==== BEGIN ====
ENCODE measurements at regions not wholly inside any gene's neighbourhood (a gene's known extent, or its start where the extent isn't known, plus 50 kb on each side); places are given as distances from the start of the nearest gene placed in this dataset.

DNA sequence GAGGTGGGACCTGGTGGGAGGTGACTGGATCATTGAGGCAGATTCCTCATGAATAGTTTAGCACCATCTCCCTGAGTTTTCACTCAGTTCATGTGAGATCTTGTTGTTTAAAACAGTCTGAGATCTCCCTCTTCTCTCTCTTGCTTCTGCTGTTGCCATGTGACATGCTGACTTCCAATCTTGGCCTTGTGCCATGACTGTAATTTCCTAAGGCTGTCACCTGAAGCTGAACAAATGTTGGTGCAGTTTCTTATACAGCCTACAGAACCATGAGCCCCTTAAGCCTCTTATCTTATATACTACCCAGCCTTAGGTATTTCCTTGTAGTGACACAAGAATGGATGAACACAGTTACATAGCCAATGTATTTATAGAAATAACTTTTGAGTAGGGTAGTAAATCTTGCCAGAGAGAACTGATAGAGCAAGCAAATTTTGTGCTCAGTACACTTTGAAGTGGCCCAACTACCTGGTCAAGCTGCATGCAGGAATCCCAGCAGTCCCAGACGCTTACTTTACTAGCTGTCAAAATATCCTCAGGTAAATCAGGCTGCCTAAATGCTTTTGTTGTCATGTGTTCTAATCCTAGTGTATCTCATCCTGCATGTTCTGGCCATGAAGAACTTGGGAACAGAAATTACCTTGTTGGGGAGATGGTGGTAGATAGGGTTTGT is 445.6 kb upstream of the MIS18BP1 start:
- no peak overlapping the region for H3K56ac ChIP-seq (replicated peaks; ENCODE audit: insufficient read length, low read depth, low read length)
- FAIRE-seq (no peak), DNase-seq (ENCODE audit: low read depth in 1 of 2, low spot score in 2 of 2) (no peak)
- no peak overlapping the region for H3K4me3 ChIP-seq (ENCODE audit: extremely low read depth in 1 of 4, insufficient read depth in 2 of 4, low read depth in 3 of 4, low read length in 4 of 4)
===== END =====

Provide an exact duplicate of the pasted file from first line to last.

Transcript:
ENCODE measurements at regions not wholly inside any gene's neighbourhood (a gene's known extent, or its start where the extent isn't known, plus 50 kb on each side); places are given as distances from the start of the nearest gene placed in this dataset.

DNA sequence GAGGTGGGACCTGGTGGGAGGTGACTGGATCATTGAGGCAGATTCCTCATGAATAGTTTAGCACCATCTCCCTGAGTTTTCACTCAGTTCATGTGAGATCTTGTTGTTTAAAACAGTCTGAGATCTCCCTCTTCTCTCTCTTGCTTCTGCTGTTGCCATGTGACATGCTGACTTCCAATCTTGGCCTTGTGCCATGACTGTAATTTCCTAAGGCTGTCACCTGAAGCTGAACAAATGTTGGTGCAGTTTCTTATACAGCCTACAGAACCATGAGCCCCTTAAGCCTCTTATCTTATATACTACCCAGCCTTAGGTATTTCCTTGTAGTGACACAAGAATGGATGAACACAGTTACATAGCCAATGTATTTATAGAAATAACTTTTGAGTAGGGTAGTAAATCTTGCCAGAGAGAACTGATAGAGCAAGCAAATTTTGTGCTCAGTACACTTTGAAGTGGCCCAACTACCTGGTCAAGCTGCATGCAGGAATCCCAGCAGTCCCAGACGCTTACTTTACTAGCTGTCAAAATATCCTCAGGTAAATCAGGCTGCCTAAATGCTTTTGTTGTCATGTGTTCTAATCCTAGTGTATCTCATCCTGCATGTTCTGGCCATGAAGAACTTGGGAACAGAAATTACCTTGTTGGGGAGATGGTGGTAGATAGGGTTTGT is 445.6 kb upstream of the MIS18BP1 start:
- no peak overlapping the region for H3K56ac ChIP-seq (replicated peaks; ENCODE audit: insufficient read length, low read depth, low read length)
- FAIRE-seq (no peak), DNase-seq (ENCODE audit: low read depth in 1 of 2, low spot score in 2 of 2) (no peak)
- no peak overlapping the region for H3K4me3 ChIP-seq (ENCODE audit: extremely low read depth in 1 of 4, insufficient read depth in 2 of 4, low read depth in 3 of 4, low read length in 4 of 4)